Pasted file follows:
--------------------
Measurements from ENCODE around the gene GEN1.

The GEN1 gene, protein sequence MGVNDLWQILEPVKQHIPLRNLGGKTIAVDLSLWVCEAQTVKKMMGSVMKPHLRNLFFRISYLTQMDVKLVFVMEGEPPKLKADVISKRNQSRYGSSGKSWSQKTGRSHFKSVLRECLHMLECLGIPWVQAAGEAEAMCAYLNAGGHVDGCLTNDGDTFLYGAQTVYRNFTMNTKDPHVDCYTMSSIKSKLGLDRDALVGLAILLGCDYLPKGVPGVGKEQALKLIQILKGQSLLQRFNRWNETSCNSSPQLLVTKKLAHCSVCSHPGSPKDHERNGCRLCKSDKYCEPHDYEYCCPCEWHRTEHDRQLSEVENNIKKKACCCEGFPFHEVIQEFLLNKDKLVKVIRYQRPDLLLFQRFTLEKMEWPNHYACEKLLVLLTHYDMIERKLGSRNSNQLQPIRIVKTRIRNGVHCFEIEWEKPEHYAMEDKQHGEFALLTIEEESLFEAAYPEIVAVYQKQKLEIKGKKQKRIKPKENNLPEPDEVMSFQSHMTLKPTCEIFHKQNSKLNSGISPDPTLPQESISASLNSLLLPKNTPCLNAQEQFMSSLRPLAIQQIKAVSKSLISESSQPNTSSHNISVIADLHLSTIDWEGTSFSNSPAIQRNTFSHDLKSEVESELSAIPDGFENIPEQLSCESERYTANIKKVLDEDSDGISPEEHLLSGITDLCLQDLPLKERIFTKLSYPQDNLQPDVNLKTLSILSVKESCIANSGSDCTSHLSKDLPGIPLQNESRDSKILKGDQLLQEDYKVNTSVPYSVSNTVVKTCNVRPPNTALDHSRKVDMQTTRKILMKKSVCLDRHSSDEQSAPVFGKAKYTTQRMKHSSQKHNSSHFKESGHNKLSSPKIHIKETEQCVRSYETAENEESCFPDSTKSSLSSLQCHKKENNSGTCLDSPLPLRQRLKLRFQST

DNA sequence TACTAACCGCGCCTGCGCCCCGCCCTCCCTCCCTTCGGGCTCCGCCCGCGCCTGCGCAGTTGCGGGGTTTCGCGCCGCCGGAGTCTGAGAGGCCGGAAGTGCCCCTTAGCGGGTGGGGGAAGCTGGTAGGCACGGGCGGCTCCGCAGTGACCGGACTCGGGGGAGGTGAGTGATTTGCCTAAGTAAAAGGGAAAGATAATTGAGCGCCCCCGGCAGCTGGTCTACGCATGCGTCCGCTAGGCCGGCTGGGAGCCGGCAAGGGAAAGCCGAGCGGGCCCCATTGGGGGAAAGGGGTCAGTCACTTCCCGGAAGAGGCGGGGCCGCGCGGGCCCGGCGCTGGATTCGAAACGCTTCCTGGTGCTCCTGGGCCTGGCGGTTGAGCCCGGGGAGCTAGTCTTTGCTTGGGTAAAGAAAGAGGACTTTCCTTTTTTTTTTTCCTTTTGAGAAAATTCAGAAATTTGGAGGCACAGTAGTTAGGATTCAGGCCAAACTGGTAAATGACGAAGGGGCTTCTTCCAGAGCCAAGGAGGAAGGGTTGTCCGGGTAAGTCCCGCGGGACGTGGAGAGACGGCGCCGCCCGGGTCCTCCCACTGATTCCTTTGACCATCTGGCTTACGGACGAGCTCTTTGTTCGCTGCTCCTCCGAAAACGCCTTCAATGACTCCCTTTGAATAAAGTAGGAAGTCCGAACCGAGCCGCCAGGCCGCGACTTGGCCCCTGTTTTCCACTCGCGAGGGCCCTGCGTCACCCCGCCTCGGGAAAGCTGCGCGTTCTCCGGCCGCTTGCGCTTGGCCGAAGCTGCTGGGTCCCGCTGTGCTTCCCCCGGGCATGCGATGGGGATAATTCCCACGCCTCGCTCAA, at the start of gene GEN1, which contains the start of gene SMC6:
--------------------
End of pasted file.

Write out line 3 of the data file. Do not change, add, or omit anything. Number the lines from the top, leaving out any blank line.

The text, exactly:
DNA sequence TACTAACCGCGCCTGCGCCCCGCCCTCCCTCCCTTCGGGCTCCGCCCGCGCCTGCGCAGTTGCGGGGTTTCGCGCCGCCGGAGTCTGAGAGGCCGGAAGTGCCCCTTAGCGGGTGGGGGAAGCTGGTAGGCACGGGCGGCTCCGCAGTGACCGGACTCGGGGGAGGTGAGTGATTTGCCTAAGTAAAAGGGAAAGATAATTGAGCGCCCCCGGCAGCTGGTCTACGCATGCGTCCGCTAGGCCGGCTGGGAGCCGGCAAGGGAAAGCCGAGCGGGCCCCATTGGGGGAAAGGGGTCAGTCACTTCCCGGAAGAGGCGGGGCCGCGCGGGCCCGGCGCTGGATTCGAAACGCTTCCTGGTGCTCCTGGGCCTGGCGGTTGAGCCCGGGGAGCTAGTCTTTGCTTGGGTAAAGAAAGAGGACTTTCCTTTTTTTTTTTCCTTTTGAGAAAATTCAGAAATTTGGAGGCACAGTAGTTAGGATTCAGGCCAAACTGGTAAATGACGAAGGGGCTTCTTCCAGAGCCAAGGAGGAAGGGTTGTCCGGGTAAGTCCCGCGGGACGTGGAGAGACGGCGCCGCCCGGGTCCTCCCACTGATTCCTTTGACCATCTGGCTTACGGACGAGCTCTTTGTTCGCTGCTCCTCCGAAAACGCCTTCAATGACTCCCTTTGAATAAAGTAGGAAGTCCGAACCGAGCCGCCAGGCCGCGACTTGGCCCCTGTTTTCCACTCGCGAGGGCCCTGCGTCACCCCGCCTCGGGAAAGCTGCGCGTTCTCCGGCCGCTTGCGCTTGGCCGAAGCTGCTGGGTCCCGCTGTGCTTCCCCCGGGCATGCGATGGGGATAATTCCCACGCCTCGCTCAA, at the start of gene GEN1, which contains the start of gene SMC6: